# EMC question

Discussion in 'The Projects Forum' started by badgerbk, Feb 5, 2009.

Feb 5, 2009
3
0
I have a simple LED circuit (2 strings of 2 LEDs each with a ballast R). Input to the circuit is from LED driver (60mA). There is no protection diode at the input/output due to load voltage requirements. LED reverse protection is provided through voltage divider as max reverse voltage is -12V. The LED has a max reverse voltage of -6V. If a cap is put from driver input to ground, will the circuit survive a -300V pulse lasting 0.05ms or is a reverse protection diode needed?

Thanks for the help.

2. ### beenthere Retired Moderator

Apr 20, 2004
15,815
283
If the cap is between the driver output and the limiting resistor, maybe. LED's don't like reverse bias, so a protection diode is a good investment protector.

Feb 5, 2009
3
0
A diode was present in the original design without the resistor network, however the voltage drop of the diode put the load voltage of the circuit over the max. The load voltage is used as a feedback voltage for fault indication. Another reason the diode was removed is so a small resistance (ballast resistor) could be used to balance the current division in each string instead of the forward voltage of the LEDs. Some of the voltage gained from removing the diode is now developed across the ballast R. The circuit needs to be immune to transient waveforms like the one described above. I have attached a sketch to help illustrate.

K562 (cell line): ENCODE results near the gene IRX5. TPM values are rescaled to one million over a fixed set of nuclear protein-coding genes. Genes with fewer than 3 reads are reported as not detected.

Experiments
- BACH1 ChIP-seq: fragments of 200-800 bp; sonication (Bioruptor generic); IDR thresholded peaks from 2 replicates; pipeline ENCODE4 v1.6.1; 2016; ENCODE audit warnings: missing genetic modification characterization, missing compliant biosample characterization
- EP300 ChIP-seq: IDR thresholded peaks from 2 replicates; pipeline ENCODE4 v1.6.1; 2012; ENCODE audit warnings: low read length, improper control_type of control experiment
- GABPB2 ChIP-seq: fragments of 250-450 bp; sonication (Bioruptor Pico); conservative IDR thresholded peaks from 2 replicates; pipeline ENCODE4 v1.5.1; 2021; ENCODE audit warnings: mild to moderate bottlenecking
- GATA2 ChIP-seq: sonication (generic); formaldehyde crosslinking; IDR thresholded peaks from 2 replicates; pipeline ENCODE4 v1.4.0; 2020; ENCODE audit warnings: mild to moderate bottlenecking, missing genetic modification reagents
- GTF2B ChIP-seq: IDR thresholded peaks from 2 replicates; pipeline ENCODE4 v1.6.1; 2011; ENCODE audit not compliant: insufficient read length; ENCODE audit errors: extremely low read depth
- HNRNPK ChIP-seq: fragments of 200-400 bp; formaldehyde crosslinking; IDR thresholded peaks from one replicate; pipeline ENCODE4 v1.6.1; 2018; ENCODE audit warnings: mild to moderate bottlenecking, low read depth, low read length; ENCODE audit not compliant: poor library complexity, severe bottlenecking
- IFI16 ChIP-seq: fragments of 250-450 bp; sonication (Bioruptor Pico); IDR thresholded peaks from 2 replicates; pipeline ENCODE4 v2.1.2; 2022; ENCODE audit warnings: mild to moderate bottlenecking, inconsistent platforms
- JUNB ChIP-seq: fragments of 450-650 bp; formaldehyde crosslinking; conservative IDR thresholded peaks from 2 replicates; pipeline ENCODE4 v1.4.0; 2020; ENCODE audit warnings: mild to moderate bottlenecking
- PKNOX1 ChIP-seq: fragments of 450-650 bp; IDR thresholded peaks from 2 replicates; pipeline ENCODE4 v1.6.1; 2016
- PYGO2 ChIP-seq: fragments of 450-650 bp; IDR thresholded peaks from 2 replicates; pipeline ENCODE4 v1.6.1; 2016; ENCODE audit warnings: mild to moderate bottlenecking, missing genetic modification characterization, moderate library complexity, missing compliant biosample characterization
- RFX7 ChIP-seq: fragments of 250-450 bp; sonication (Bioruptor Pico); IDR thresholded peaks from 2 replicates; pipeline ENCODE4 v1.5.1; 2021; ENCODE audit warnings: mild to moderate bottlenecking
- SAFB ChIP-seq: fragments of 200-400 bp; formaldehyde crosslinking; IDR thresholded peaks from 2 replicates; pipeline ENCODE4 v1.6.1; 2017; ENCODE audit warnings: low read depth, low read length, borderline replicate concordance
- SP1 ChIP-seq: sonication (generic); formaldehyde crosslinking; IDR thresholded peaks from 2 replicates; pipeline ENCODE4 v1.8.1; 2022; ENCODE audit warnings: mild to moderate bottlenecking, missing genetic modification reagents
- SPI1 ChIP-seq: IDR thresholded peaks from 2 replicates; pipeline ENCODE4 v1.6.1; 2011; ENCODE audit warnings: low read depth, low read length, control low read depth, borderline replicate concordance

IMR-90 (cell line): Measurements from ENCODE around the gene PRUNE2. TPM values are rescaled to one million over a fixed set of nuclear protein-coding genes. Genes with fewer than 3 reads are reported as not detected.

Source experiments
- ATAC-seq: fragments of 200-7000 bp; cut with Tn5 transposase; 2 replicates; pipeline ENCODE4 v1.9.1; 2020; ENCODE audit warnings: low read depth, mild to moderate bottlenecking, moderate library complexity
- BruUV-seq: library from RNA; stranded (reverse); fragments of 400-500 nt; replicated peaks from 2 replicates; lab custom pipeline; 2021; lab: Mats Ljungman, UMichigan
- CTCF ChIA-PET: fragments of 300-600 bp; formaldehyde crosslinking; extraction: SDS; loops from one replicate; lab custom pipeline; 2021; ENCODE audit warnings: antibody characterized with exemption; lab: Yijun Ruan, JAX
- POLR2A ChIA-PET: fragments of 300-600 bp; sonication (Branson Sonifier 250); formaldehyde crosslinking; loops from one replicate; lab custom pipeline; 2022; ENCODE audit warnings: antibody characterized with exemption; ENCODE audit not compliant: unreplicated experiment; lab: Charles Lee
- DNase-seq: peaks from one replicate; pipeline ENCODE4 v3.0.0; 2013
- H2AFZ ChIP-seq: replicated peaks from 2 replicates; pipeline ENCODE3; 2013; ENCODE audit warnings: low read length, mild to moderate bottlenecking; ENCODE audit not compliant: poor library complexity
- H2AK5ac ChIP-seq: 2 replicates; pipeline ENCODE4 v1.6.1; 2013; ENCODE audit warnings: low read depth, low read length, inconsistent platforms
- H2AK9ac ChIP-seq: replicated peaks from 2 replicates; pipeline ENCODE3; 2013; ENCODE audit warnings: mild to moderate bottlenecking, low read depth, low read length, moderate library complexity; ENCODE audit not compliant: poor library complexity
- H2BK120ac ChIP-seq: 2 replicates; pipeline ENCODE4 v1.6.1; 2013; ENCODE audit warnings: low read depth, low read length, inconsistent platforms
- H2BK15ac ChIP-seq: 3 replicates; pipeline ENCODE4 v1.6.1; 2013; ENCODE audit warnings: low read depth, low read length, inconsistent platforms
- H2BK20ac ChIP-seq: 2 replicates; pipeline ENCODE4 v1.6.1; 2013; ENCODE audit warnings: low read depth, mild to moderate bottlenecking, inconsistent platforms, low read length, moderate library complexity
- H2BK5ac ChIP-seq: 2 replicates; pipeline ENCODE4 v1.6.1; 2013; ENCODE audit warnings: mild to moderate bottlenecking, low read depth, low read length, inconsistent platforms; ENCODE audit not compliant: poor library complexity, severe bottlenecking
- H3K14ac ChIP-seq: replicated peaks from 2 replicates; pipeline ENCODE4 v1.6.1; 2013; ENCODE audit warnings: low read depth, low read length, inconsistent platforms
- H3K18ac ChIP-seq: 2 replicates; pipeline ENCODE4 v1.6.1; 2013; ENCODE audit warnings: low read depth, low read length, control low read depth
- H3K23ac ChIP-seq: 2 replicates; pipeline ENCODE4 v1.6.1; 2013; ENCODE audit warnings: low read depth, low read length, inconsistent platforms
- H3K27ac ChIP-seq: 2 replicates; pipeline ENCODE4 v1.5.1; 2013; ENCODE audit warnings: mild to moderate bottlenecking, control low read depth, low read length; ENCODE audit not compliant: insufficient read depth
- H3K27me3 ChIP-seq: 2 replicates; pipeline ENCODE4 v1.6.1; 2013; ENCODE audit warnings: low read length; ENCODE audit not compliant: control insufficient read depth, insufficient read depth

Input is always appreciated.

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4. ### beenthere Retired Moderator

Apr 20, 2004
15,815
283
Resistors in parallel with the LED's? That looks awkward to arrange. Do you need to exactly balance irradiance? I would think a couple of LM317's set up as current regulators would be easier to get good results.

5. ### Wendy Moderator

Mar 24, 2008
20,772
2,540
I've seen a similar scheme, with 4 or more diodes for a really simple bargraph (math is slightly complex though). Doubt that is what the OP is going for though.